Another pitcher sure to get some love from Cy Young voters is Justin Verlander. Verlander is currently posting his third straight sub-3 FIP season, but this year he finally has the ERA to match it (2.34). Verlander currently boasts an elite strikeout rate with an 8.79 K/9, but is walking a career low 1.77 batters per nine. For a career 2.81 BB/9 guy, this is a substantial reduction, and it leaves him with the second-best K/BB ratio in the American League. Like Weaver, Verlander is also well on his way to twenty wins, currently sporting a 14-5 win-loss record.
The thing that may stand in the way the most of Verlander clinching his first ever Cy Young is the risk of batted ball regression. His BABIP is currently .239, below his career mark of .288. Yet even if that inches up a couple dozen points, Verlander is still likely to have a very compelling case for Cy Young. He’s going to have the wins, the ERA and the peripheral stats to support him. He’s also thrown a ton of innings, more than CC Sabathia, and he’s thrown a no-hitter this season. If Detroit wins the Central, he may get an even bigger boost from voters. Verlander’s 2011 is absolutely superb. Whether he’s able to beat out Weaver and others is another question.
All the stars are lining up for Sabathia to win the second Cy Young award of his rather illustrious career. On the traditional side, the big fellow currently leads the American League in wins with 15. It’s absolutely true that he gets loads of run support, which is why wins aren’t the best barometer of pitcher skill, but plenty of voters still consider the factor. CC has 10 or 11 starts left this season, which means he’s a really good bet to end the year with more than twenty wins, a feat he accomplished for the first time last season. Like Weaver and Verlander, Sabathia also sports a very low ERA, currently 2.56. If Weaver’s ERA ticks up north of 2, it’s likely to make CC’s case look stronger.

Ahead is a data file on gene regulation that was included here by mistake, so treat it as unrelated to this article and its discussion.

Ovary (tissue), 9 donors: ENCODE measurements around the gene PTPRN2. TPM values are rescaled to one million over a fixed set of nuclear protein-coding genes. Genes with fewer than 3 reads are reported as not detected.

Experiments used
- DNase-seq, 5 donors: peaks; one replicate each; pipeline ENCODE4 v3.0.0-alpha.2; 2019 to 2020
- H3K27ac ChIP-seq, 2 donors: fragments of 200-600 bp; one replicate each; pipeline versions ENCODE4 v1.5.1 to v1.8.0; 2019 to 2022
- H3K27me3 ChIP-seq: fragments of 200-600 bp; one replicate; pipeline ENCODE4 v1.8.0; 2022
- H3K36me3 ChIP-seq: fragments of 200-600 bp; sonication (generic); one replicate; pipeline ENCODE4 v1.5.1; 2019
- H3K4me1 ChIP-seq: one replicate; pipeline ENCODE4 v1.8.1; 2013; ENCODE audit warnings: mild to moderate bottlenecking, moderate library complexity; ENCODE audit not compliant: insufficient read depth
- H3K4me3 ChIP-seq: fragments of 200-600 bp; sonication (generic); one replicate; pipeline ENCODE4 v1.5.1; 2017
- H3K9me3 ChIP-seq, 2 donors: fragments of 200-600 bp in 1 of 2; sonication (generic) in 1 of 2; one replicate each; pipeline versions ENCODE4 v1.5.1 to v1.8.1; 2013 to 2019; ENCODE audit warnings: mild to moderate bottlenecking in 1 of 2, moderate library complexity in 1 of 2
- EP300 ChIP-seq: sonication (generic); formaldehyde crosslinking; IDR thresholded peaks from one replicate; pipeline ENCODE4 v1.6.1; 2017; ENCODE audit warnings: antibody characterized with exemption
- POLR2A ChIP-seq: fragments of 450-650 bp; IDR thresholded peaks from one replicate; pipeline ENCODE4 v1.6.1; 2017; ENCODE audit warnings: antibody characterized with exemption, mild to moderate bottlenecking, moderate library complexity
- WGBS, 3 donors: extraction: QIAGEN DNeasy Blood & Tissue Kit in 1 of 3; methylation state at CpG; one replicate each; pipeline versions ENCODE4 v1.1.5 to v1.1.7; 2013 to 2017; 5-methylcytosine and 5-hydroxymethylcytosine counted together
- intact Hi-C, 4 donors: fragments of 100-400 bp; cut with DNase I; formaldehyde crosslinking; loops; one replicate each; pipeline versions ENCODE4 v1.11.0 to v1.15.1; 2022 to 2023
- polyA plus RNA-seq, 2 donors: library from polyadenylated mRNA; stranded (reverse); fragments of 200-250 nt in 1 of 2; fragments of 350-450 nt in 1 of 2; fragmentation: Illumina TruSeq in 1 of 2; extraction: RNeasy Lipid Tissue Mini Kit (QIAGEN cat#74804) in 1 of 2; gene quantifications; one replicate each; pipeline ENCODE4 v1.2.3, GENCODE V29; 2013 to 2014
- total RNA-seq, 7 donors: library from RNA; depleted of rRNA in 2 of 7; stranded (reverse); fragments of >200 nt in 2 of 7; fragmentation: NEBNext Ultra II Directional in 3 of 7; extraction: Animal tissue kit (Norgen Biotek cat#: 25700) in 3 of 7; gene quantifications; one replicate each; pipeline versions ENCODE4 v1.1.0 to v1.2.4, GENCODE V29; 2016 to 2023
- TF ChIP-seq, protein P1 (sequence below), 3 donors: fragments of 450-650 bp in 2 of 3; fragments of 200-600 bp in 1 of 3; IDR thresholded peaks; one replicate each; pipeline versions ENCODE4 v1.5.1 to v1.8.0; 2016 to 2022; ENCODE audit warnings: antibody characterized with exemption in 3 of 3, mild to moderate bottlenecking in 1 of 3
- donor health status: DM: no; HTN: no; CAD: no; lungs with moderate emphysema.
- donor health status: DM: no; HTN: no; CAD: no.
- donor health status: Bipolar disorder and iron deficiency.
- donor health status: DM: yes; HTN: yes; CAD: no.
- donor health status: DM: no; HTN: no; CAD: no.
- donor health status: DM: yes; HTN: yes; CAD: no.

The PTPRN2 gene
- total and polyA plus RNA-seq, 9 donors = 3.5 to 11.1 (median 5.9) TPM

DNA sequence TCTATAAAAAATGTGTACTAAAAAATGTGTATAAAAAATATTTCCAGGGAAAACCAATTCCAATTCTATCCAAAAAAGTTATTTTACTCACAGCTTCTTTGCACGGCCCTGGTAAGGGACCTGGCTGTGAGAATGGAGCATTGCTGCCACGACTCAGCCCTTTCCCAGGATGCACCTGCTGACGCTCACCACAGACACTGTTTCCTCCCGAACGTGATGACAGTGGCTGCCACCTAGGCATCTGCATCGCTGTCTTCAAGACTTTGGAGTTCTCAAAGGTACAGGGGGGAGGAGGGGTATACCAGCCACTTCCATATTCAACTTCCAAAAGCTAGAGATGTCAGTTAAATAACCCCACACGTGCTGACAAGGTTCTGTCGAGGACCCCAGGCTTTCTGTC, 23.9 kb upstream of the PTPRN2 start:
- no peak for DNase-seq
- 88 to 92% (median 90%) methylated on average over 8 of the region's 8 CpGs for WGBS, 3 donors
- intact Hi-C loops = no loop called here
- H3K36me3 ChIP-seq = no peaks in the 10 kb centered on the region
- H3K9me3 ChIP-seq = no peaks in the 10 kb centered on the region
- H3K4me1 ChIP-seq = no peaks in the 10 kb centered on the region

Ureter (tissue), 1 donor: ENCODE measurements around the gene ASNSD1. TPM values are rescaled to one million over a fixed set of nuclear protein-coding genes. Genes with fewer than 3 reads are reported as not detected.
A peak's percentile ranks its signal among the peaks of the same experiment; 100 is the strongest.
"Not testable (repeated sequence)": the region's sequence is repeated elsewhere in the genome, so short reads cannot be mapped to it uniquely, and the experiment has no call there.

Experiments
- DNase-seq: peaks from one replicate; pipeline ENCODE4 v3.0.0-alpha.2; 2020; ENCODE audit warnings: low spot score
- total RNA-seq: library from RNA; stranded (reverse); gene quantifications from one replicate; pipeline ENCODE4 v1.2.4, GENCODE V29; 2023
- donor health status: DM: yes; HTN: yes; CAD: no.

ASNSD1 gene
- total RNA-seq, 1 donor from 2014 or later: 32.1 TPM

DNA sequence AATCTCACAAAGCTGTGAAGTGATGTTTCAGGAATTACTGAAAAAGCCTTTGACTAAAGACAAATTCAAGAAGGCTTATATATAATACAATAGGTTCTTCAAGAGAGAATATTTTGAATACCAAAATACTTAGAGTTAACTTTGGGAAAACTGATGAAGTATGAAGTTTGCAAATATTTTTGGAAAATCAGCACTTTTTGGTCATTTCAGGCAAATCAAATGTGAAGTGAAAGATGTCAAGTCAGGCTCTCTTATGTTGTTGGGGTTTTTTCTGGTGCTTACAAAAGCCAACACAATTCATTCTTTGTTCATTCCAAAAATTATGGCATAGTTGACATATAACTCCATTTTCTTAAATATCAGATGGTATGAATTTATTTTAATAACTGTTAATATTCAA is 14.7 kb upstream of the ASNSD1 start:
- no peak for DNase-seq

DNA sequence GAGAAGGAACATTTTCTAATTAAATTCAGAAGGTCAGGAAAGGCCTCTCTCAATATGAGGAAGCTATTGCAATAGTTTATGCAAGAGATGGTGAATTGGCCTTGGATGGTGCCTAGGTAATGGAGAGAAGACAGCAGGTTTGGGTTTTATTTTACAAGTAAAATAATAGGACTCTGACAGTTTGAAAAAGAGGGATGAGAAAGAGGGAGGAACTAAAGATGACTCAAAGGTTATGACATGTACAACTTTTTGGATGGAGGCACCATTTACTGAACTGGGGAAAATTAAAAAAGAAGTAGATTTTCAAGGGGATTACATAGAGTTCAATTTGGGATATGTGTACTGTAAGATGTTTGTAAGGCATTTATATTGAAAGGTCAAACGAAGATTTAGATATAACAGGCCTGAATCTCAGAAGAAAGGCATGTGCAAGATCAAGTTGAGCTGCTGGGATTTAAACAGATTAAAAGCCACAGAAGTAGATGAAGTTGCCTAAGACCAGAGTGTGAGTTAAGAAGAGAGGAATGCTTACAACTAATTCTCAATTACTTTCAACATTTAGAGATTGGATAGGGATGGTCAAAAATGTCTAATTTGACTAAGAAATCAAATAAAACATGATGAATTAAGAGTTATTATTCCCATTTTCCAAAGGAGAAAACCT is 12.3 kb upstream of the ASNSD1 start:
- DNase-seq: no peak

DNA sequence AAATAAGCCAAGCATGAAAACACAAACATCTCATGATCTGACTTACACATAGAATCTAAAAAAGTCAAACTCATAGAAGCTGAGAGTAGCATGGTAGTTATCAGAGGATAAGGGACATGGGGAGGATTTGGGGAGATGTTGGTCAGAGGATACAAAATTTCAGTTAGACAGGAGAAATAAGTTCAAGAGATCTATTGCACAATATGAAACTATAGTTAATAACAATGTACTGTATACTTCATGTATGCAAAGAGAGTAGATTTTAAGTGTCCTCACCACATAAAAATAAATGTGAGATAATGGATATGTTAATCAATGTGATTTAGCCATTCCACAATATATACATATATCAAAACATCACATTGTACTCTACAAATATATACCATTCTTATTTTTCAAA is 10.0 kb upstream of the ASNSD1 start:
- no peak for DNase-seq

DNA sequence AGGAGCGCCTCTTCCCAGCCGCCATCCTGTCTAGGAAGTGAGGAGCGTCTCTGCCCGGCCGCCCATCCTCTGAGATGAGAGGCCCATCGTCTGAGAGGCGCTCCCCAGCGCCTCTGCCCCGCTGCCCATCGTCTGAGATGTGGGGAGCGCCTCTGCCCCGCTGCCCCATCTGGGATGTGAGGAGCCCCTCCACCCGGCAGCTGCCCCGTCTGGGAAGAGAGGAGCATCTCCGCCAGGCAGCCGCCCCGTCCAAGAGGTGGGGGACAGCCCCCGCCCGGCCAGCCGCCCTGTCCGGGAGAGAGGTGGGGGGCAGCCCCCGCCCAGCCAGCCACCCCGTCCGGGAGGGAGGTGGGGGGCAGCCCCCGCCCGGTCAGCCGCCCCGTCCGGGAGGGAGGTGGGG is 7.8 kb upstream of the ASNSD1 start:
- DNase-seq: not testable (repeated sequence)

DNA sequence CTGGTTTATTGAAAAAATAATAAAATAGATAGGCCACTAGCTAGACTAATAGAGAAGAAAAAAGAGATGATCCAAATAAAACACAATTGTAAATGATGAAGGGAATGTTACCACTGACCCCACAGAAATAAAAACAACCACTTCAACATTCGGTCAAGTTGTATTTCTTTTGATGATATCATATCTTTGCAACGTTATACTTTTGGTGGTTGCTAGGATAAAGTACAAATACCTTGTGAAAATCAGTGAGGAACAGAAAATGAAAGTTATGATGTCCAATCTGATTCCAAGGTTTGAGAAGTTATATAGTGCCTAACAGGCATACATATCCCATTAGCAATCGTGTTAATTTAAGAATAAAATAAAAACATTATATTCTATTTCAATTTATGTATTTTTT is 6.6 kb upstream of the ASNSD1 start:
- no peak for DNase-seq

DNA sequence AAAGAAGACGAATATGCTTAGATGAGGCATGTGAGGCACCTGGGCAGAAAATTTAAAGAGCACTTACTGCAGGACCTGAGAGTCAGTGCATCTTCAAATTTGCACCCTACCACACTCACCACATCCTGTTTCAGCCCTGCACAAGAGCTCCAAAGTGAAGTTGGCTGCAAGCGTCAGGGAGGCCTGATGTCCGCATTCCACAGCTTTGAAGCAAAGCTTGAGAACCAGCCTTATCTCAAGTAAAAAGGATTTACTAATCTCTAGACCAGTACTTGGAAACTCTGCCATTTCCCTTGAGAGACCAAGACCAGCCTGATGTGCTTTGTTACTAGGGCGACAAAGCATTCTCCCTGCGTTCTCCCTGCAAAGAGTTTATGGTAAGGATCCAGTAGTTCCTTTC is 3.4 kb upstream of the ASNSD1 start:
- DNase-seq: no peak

Sabathia also has the benefit of pitching for a team contending for a playoff spot, perhaps directly against his competitors. Personally, I don’t think a better pitcher should be penalized for pitching on a worse team, but it seems clear that plenty of voters put a sort of premium on whether the Cy Young contender’s team makes the playoffs. If Sabathia’s Yankees win the Wild Card and Jered Weaver’s Angels or Justin Verlander’s Tigers do not, it can only help Sabathia’s case.
Sabathia should receive a good amount of support from the stat community. His case rests on more than just win totals, ERA and the Yankees making the playoffs. He currently sports the lowest FIP in the American League (2.49) and the highest fWAR total (5.6). He has an elite strikeout rate, a good walk rate and he’s getting loads of groundballs. His BABIP is fairly normal, and the only thing that could hurt him going forward is his relatively low HR/FB ratio, currently about half of his career rate. As a result his xFIP is 3.03, a touch higher than Verlander but still lower than Jered Weaver’s 3.61 mark. In other words, there’s nothing too fluky about Sabathia’s performance. Anyone who has watched him lately knows that already. He’s been virtually untouchable lately, in a stream reminiscent of his now-famous performance with Milwaukee in 2008. Sabathia is an ace in his prime, pitching in a tough division and racking up all sorts of indicators of dominance. In the midst of a very good year of pitching in the American League, Sabathia may end of with the best case for American League Cy Young. If the big fella wants a new contract, he’s doing a really good job of showing the world just how good he can be.